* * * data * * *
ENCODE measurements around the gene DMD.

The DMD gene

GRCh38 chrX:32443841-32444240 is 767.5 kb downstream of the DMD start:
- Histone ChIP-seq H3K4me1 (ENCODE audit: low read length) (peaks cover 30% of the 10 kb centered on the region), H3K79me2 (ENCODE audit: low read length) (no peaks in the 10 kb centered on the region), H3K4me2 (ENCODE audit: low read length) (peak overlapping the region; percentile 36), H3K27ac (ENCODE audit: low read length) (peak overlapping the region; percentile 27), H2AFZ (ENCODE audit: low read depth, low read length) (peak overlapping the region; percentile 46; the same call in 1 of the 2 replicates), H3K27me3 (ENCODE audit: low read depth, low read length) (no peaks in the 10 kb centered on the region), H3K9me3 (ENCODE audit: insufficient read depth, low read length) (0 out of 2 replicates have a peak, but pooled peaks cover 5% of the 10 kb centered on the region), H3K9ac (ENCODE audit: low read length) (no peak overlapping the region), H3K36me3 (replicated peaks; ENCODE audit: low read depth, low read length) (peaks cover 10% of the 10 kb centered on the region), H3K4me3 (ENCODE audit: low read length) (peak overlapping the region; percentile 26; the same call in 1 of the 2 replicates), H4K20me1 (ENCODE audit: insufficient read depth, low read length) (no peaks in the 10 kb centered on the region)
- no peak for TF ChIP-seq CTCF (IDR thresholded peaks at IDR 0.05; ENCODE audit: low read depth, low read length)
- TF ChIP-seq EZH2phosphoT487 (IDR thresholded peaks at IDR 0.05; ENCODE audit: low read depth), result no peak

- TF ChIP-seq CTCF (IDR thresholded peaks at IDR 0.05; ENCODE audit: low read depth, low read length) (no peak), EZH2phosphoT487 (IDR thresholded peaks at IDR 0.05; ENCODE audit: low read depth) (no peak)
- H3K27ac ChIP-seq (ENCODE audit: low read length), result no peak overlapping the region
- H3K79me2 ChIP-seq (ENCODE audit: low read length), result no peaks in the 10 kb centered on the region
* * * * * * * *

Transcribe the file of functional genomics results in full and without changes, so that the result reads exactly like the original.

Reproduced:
ENCODE measurements around the gene DMD.

The DMD gene

GRCh38 chrX:32443841-32444240 is 767.5 kb downstream of the DMD start:
- Histone ChIP-seq H3K4me1 (ENCODE audit: low read length) (peaks cover 30% of the 10 kb centered on the region), H3K79me2 (ENCODE audit: low read length) (no peaks in the 10 kb centered on the region), H3K4me2 (ENCODE audit: low read length) (peak overlapping the region; percentile 36), H3K27ac (ENCODE audit: low read length) (peak overlapping the region; percentile 27), H2AFZ (ENCODE audit: low read depth, low read length) (peak overlapping the region; percentile 46; the same call in 1 of the 2 replicates), H3K27me3 (ENCODE audit: low read depth, low read length) (no peaks in the 10 kb centered on the region), H3K9me3 (ENCODE audit: insufficient read depth, low read length) (0 out of 2 replicates have a peak, but pooled peaks cover 5% of the 10 kb centered on the region), H3K9ac (ENCODE audit: low read length) (no peak overlapping the region), H3K36me3 (replicated peaks; ENCODE audit: low read depth, low read length) (peaks cover 10% of the 10 kb centered on the region), H3K4me3 (ENCODE audit: low read length) (peak overlapping the region; percentile 26; the same call in 1 of the 2 replicates), H4K20me1 (ENCODE audit: insufficient read depth, low read length) (no peaks in the 10 kb centered on the region)
- no peak for TF ChIP-seq CTCF (IDR thresholded peaks at IDR 0.05; ENCODE audit: low read depth, low read length)
- TF ChIP-seq EZH2phosphoT487 (IDR thresholded peaks at IDR 0.05; ENCODE audit: low read depth), result no peak

- TF ChIP-seq CTCF (IDR thresholded peaks at IDR 0.05; ENCODE audit: low read depth, low read length) (no peak), EZH2phosphoT487 (IDR thresholded peaks at IDR 0.05; ENCODE audit: low read depth) (no peak)
- H3K27ac ChIP-seq (ENCODE audit: low read length), result no peak overlapping the region
- H3K79me2 ChIP-seq (ENCODE audit: low read length), result no peaks in the 10 kb centered on the region